How to handle melting frost in the attic?

0

How to handle melting frost in the attic?

Winters are cold in Iowa with temperature as low as 14 °F (−10 °C) in January in the northwestern section and even lower (about −6 °C) in the southeast region. Snowfall is light as compared to the other states.
When winter’s end, all the frost in the attic starts to melt and results in water damage.

Signs of water damage

1. Dark or Wet Spots- Discoloration on the ceiling and the interior and exterior walls of your home.
2. Cracking, bubbling or flaking paint on ceiling or sidewalls.
3. Pooling of water below places of leaks or drips.
4. Sounds like dripping water, creaking floors also indicate melting frost in the attic.
5. A sudden increase in electricity bills.
6. Damp, musty, or moldy smell.

Frost and ice forms in attics when warm, humid air accumulates and condenses on the underside of your roof sheathing. Depending on the climatic conditions and temperature, and the state of insulation in the attic, one can experience frost in the attic. A little bit of frost forming is not alarming in really cold weather as it can melt and evaporate and wood can dry out soon.
But, it can become a bigger problem if the quantity of frost is large and is not able to evaporate completely.

Frost in attic and how to fix-

Statistically, ice or frost in attic forms in the attic after DIY roof insulation projects where new insulation covers up ventilation access.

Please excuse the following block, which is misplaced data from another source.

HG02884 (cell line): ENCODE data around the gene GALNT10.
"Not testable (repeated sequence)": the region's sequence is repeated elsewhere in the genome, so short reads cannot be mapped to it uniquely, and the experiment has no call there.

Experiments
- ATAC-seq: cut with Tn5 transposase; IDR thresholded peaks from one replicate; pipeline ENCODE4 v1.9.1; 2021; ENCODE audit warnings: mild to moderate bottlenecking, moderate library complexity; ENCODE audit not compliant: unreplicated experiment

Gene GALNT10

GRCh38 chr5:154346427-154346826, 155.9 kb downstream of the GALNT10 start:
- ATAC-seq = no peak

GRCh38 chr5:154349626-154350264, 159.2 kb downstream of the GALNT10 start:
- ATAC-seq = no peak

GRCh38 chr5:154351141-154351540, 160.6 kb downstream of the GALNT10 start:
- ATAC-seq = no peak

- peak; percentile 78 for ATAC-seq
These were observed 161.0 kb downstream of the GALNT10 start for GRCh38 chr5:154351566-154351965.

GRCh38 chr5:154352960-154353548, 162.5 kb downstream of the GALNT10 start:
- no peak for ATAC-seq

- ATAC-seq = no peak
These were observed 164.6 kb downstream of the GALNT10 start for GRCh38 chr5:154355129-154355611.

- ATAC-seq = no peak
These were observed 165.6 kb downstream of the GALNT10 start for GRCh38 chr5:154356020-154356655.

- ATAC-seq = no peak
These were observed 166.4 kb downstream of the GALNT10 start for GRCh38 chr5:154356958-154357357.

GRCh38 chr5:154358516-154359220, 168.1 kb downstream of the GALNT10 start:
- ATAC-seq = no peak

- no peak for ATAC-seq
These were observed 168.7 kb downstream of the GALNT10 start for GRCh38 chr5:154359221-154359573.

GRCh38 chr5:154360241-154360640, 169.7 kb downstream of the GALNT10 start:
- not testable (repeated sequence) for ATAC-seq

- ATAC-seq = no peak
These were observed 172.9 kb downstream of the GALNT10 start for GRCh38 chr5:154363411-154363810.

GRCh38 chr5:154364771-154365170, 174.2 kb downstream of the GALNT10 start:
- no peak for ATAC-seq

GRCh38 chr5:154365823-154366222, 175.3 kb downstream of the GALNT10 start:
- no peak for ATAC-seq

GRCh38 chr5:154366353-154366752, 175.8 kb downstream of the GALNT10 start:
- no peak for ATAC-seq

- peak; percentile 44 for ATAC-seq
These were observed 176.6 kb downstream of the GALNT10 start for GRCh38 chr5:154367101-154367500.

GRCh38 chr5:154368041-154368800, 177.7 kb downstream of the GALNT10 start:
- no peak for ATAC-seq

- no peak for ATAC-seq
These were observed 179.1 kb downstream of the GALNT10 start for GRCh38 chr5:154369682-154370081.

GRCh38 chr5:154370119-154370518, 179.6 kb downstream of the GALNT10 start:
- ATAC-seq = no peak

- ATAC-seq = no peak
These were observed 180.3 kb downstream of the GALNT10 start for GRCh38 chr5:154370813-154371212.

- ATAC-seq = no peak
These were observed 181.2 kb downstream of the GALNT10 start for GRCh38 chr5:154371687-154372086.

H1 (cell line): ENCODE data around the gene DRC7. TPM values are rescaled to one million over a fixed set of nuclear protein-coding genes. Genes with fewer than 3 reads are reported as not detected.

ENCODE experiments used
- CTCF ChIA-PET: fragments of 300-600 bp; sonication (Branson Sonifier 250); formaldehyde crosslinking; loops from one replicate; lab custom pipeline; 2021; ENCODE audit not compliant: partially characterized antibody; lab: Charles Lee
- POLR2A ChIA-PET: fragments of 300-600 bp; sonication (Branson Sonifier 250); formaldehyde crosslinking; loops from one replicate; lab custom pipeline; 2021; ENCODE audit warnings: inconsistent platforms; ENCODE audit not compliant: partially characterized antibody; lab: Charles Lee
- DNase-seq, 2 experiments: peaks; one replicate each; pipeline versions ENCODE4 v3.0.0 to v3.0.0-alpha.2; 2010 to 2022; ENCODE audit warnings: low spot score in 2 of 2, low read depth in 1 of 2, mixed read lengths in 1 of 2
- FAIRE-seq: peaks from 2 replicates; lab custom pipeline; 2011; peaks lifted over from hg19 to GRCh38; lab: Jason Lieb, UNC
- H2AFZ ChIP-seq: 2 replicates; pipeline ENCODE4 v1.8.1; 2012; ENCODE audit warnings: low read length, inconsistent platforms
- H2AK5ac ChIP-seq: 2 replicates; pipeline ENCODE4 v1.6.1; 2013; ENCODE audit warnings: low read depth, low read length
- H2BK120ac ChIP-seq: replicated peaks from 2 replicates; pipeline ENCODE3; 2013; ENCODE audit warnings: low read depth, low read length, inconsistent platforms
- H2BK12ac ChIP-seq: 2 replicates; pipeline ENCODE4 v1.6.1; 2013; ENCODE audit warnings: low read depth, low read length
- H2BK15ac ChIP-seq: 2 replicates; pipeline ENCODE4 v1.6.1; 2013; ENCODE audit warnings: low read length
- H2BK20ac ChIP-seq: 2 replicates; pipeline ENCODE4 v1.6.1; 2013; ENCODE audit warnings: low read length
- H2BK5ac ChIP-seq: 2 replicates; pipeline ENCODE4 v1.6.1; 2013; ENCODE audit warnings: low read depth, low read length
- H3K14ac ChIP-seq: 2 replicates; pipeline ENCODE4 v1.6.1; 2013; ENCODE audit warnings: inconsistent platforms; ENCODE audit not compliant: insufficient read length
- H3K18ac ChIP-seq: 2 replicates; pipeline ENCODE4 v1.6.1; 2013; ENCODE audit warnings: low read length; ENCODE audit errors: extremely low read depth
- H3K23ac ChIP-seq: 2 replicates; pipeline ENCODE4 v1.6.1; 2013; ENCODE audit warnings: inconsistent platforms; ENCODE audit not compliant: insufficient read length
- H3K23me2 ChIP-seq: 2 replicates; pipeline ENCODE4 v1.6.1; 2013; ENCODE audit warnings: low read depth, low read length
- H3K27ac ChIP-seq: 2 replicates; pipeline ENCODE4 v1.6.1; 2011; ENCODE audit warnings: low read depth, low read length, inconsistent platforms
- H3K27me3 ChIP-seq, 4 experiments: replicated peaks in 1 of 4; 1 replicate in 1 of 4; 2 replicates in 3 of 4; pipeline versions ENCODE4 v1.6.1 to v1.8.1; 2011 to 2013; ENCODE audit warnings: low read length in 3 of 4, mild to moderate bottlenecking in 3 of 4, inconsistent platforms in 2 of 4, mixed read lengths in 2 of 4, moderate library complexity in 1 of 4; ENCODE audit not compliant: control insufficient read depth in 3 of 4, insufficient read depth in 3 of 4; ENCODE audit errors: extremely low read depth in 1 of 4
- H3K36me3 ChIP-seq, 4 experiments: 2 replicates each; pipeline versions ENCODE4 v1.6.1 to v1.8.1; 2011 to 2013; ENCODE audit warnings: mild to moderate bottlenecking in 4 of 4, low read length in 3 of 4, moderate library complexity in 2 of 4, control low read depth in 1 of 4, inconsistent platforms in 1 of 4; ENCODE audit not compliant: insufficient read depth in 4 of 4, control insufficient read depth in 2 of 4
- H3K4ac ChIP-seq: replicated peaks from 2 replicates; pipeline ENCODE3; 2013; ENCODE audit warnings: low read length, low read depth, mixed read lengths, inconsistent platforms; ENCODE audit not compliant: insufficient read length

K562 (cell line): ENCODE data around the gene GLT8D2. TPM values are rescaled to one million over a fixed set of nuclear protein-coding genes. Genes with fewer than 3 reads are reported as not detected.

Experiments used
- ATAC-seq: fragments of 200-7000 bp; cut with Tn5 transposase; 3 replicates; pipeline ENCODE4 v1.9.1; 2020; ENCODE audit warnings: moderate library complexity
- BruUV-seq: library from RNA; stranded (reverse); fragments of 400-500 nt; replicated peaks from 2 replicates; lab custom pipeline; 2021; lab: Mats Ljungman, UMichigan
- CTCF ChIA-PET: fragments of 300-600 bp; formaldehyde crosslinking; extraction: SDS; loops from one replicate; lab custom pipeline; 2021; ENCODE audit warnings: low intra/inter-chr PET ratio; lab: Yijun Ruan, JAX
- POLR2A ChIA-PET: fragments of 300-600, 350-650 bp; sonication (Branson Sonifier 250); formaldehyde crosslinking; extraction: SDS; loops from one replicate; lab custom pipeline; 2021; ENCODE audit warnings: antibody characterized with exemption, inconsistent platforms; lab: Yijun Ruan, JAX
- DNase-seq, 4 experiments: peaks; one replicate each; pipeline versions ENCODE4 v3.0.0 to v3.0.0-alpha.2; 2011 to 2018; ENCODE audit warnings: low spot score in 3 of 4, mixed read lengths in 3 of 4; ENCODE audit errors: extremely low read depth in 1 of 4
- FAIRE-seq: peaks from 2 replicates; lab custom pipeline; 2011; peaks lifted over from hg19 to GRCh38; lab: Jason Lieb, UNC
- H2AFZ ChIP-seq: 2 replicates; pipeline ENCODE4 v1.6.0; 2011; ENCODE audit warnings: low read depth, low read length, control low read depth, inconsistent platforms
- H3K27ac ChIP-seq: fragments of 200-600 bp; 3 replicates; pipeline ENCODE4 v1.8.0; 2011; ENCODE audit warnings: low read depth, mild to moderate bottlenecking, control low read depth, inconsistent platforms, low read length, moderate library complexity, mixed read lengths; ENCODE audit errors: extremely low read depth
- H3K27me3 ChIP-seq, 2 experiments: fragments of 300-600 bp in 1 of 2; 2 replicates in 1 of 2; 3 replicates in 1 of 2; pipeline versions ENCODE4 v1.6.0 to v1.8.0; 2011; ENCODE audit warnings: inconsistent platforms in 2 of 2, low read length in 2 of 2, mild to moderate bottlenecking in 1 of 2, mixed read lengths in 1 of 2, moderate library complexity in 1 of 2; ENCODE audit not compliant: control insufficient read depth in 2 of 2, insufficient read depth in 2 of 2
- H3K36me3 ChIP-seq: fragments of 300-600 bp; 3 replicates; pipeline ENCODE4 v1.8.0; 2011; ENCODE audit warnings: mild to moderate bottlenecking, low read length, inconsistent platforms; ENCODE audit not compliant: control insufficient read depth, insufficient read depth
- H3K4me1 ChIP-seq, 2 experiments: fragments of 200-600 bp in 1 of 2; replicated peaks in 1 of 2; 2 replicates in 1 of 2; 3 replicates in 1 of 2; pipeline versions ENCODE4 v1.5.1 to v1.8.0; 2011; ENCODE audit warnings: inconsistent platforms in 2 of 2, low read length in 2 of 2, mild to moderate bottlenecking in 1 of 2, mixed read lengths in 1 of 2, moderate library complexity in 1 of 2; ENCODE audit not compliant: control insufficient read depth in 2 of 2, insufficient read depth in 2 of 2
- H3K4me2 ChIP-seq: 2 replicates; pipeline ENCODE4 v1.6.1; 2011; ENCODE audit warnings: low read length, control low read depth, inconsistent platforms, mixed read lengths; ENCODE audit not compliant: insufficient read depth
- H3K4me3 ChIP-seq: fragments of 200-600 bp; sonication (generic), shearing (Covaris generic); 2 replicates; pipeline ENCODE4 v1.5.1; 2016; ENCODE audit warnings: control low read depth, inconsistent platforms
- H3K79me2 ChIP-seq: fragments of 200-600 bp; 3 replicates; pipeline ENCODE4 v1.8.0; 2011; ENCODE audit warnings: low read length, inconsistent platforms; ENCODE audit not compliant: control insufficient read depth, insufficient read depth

Contact us and get professional and trained staff to do ventilation of your home or office.
Checklist for frost in attic-
1. Check the humidity levels of your home – do you have high humidity and condensation problems?
2. Is your attic properly ventilated?
3. Check for air leakage from the ceiling.

High humidity in your home-

50% Relative Humidity is too much. Bring it down to 35-40% or so. More humidity means more condensation.
Humidity levels can be decreased by simple tips and tricks like using bathroom and kitchen fans while showering and cooking, installing a dehumidifier in the basement and avoiding hanging wet clothes to dry inside the house.

Attic ventilation:

Keeping your attics properly and sufficiently ventilated can prevent ice in the attic and prevent frost on underside of roof sheathing.
Check that insulation isn’t jammed down on the edges and blocking soffit vents. A proper unobstructed air flow keeps roofs and attics dry.

Ceiling air barriers:

Keep a check on the air leakage if you have ice forming in the attic. Old electrical fixtures are prone to leaks and it is best advised to replace them with latest LED fittings which are not only carefully sealed against air leakage but also use less energy.
Air barriers are put by lifting insulation, laying down a polyethylene vapor barrier over the whole surface and then reinstalling the insulation.
Hence, it is best to get it done by qualified and trained insulation contractors.
Check our services to know more.

Leave a Reply

Your email address will not be published.